Newspaper article The Journal (Newcastle, England)


Newspaper article The Journal (Newcastle, England)


Article excerpt


THE famously impartial BBC, along with most of our national press, seems to have decided that the revolution in Ukraine is A Good Thing.

Just as they hailed the falls of Ceausescu, Saddam, Gaddafi and Mubarak, and are all rooting in unison for the overthrow of President Assad in Syria.

In the case of Ukraine, the now victorious opposition want to steer the country into the European Union, which is obviously progressive and marvellous. Added to which the ousted President Yanukovych used his security forces to shoot demonstrators, and had execrable taste in interior decor. Both of which are self-evidently unforgivable.

When I was at school we were taught that the Whig interpretation of history, which viewed the past as one long progression to the broad sunlit uplands of enlightenment and liberal democracy, had been completely discredited.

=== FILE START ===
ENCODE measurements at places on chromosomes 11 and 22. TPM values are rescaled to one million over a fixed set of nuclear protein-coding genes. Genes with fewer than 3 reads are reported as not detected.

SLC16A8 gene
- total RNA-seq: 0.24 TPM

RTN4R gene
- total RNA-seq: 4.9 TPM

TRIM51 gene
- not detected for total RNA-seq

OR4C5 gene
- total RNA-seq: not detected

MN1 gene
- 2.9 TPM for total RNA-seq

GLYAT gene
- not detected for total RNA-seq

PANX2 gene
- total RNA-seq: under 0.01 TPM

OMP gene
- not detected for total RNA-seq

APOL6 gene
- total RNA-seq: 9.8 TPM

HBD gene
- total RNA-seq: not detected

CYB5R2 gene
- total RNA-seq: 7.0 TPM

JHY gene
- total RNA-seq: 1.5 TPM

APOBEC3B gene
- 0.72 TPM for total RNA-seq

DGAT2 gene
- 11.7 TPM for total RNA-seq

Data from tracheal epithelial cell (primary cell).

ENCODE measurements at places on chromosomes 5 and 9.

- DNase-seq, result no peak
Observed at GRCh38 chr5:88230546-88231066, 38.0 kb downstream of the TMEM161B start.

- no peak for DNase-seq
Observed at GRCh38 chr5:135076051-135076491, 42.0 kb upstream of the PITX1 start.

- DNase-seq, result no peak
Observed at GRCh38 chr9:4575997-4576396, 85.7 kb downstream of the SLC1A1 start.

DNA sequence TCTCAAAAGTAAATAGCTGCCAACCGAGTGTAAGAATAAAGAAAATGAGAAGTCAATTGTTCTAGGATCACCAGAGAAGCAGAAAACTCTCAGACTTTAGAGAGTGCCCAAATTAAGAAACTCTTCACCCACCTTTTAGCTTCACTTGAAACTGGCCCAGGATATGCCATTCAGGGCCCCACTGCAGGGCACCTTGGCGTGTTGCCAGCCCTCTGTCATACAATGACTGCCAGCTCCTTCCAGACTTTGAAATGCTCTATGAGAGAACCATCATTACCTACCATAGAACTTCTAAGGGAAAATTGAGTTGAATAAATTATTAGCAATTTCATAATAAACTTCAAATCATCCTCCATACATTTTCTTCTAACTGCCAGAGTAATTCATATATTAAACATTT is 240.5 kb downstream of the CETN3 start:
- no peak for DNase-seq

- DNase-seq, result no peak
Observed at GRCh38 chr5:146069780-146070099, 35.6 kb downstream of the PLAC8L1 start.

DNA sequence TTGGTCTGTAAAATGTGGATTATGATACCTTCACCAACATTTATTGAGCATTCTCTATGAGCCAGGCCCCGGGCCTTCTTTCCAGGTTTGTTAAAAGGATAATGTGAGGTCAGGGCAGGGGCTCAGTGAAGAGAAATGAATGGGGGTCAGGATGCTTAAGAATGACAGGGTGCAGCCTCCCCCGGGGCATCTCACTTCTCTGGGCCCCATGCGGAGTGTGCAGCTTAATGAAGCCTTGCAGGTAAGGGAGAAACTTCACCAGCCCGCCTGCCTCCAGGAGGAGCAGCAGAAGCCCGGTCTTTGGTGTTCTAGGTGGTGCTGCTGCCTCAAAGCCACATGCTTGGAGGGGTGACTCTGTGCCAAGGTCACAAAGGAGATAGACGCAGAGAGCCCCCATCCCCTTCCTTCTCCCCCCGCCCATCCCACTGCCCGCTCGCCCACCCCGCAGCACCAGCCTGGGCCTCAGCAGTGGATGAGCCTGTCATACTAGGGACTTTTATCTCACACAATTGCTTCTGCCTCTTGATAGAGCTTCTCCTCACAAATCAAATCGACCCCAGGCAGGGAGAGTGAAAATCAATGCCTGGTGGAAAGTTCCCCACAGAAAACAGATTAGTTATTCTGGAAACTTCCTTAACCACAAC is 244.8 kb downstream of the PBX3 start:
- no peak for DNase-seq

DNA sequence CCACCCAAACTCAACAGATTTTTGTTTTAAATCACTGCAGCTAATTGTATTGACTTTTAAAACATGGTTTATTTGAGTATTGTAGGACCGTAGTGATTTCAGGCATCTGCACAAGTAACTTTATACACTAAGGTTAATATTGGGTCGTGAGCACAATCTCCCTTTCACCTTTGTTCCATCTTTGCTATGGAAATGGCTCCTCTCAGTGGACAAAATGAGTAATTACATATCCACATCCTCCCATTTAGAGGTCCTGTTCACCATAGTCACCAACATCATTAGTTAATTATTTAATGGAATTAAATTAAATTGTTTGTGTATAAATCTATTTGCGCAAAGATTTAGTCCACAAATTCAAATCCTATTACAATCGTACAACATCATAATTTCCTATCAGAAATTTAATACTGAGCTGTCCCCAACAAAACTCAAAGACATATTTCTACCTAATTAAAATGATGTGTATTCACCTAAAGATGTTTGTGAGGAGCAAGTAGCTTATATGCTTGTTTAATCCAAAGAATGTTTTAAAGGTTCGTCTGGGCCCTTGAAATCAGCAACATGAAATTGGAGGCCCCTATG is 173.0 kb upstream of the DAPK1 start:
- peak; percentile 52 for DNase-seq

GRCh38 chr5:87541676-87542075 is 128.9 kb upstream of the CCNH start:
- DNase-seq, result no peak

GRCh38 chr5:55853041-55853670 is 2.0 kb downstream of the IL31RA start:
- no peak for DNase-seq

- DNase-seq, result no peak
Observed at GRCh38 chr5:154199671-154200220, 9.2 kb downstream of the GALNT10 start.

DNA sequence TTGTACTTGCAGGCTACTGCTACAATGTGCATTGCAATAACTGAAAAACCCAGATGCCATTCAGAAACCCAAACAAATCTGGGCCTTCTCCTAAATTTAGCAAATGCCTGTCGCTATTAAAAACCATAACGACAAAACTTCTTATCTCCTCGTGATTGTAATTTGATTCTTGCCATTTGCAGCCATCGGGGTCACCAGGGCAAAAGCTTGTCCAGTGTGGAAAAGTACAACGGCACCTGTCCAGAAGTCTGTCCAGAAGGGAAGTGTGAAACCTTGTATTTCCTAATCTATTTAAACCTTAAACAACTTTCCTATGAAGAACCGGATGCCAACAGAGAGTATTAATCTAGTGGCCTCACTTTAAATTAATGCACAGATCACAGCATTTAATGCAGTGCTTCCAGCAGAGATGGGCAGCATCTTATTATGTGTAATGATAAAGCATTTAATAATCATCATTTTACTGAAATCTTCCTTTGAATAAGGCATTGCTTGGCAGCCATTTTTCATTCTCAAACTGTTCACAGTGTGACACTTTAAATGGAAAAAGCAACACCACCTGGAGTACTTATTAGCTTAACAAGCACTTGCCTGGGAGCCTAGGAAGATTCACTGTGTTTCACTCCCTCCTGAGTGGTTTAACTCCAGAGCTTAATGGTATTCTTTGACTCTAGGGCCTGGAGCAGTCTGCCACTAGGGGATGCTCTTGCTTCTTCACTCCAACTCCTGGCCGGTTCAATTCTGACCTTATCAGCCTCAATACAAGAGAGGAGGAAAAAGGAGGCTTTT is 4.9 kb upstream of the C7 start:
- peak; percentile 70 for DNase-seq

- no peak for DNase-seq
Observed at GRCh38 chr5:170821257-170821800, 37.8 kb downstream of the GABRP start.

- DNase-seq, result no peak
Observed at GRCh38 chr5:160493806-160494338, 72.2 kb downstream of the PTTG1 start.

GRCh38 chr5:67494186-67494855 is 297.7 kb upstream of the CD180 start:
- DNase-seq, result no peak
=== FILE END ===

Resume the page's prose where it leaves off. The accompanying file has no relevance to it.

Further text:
But it still seems to be very much alive and well in Broadcasting House and elsewhere. This is perhaps borne out by the oddly selective media interest in overseas uprisings and oppression.

For example, there is considerable civil unrest in Venezuala at present, but we hear little about it (particularly on the BBC) because the country is well known to be a socialist paradise.

North Korea and Zimbabwe must both be high on anyone's lists of regimes that are simply evil, but both are very effective at suppressing news-gathering and firmly in the "too hard" pile when it comes to doing anything about them.

Now, I do not suggest that fans of the Ukrainian revolution have necessarily got it wrong. I merely note that many leading opposition voices there appear to be, for want of a better word, fascists.

Similarly, while no one disputes that Saddam was a monster, to what extent has life improved for the average Iraqi since he was overthrown? Look closely at the al-Qaeda-affiliated opponents of Assad, and one cannot help but wonder whether that is a simple conflict between right and wrong.

One may also pause to wonder just how long the enthusiasm of much of the British press would last if Ukraine did join the EU and immigration from there replaced the inflow of Romanians and Bulgarians on their list of things to fulminate about. …

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